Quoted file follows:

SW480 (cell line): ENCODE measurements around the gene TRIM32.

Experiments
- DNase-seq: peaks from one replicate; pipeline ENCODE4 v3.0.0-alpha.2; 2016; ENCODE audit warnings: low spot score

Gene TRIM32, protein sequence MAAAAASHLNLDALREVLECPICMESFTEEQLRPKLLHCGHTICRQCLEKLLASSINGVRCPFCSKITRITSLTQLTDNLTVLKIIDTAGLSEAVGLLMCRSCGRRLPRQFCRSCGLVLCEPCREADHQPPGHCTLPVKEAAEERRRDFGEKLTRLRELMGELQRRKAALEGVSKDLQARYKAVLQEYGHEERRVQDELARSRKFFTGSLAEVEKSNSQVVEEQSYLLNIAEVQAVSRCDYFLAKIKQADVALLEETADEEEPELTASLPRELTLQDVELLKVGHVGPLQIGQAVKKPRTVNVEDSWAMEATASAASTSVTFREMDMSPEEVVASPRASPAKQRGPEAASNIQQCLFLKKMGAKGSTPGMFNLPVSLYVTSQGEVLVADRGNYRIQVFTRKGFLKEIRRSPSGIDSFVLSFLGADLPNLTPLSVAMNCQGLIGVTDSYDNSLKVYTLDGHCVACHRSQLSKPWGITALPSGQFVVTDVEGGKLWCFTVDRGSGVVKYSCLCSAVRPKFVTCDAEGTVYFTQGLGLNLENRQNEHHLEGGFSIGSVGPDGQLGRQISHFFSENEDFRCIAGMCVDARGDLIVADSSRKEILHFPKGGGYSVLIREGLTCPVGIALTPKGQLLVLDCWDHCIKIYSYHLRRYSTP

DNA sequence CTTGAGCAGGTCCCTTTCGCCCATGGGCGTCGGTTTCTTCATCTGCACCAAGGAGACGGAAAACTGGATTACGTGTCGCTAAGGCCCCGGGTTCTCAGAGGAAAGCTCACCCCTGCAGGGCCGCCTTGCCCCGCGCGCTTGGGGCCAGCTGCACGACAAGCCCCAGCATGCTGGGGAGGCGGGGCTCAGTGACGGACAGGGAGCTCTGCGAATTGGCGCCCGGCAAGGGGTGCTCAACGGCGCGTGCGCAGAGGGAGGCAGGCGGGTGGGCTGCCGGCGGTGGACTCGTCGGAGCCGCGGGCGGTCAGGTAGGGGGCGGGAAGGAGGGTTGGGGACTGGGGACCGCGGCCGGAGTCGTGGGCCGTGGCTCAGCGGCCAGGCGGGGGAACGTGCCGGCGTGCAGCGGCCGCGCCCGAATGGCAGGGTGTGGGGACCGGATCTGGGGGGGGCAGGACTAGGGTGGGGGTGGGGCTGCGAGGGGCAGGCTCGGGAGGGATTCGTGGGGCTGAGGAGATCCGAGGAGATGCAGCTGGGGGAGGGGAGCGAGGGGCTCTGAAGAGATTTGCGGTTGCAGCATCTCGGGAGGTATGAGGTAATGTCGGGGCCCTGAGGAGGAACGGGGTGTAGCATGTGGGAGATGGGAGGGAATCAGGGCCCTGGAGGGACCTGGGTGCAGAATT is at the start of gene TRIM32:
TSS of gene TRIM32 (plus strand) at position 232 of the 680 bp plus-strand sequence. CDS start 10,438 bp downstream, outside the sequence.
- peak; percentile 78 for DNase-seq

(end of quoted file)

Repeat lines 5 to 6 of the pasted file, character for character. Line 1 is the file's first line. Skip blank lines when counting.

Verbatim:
DNA sequence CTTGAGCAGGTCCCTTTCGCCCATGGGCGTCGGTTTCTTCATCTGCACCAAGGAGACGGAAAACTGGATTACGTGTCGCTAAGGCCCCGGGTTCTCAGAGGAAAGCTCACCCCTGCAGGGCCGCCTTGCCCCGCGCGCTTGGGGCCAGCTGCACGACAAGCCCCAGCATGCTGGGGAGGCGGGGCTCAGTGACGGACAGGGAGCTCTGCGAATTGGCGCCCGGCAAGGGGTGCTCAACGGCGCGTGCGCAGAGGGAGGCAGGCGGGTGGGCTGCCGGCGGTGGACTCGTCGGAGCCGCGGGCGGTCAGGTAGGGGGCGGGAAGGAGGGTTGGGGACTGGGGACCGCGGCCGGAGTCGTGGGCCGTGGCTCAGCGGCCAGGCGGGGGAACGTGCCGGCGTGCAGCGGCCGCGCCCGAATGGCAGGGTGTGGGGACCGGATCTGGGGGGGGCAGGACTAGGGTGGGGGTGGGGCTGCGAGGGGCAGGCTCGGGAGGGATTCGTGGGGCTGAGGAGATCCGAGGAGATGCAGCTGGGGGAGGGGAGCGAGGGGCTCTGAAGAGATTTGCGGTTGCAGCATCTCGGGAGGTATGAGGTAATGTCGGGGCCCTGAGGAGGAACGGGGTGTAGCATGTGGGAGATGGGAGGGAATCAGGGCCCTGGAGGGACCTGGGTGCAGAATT is at the start of gene TRIM32:
TSS of gene TRIM32 (plus strand) at position 232 of the 680 bp plus-strand sequence. CDS start 10,438 bp downstream, outside the sequence.